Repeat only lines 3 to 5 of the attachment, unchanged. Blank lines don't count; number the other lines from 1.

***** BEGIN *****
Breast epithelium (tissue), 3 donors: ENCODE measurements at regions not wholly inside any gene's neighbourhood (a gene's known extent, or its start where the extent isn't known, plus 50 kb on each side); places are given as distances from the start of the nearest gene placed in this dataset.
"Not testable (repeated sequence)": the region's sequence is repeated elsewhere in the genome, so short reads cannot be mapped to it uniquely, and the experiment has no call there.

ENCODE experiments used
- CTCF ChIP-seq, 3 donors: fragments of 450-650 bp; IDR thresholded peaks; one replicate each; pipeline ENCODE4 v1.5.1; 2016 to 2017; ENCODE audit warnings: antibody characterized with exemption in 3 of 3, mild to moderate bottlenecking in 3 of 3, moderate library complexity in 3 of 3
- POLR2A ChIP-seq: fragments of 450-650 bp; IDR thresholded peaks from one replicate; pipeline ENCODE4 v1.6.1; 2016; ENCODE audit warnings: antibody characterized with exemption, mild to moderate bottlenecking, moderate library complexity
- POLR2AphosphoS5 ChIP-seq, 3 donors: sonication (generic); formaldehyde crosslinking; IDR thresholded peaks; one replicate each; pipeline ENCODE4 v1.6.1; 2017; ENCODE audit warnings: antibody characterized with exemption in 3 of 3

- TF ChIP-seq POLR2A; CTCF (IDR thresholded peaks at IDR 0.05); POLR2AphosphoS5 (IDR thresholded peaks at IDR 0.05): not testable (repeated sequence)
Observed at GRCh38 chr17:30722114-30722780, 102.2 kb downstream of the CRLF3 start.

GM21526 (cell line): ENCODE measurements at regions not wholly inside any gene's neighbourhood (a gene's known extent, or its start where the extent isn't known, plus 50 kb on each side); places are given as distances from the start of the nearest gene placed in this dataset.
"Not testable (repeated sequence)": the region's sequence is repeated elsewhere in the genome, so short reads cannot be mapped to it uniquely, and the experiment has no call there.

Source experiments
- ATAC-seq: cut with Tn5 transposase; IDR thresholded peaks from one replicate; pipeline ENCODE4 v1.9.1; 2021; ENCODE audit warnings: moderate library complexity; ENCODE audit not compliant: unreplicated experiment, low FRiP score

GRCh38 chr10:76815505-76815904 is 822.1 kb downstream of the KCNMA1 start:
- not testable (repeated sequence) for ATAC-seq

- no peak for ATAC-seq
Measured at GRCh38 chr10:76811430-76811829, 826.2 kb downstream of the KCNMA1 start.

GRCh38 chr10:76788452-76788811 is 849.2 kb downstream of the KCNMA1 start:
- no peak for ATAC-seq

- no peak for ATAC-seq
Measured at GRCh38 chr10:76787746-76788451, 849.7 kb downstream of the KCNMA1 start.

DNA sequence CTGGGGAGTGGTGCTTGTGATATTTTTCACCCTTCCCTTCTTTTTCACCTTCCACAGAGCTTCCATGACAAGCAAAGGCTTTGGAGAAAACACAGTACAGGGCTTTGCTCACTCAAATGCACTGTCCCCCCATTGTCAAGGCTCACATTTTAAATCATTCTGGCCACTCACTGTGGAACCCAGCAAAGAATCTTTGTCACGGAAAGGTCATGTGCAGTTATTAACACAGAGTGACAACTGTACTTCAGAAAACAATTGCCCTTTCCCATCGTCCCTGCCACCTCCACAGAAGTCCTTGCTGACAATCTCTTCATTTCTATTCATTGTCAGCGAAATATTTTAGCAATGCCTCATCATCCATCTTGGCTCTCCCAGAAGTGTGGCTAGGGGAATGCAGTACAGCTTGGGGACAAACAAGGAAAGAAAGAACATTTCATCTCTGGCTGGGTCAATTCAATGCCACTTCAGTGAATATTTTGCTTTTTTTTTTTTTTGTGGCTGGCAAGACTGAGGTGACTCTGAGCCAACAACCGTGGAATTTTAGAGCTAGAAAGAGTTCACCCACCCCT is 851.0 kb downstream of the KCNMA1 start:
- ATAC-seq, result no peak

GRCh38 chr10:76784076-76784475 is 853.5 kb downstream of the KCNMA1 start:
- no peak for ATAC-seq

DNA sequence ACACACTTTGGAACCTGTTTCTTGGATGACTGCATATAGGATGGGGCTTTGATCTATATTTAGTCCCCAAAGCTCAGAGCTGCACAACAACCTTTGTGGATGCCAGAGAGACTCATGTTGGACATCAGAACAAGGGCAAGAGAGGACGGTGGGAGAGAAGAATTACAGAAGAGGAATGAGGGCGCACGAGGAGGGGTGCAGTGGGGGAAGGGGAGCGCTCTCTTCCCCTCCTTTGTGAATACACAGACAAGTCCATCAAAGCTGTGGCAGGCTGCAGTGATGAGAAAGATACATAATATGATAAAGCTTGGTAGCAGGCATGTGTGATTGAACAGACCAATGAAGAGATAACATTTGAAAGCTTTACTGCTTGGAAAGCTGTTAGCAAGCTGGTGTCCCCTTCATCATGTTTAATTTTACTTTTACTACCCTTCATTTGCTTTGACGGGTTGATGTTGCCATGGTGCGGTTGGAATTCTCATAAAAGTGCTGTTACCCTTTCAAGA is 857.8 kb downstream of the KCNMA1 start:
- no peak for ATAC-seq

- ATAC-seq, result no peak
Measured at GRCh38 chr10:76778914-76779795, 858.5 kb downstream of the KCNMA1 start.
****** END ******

ENCODE experiments used
- CTCF ChIP-seq, 3 donors: fragments of 450-650 bp; IDR thresholded peaks; one replicate each; pipeline ENCODE4 v1.5.1; 2016 to 2017; ENCODE audit warnings: antibody characterized with exemption in 3 of 3, mild to moderate bottlenecking in 3 of 3, moderate library complexity in 3 of 3
- POLR2A ChIP-seq: fragments of 450-650 bp; IDR thresholded peaks from one replicate; pipeline ENCODE4 v1.6.1; 2016; ENCODE audit warnings: antibody characterized with exemption, mild to moderate bottlenecking, moderate library complexity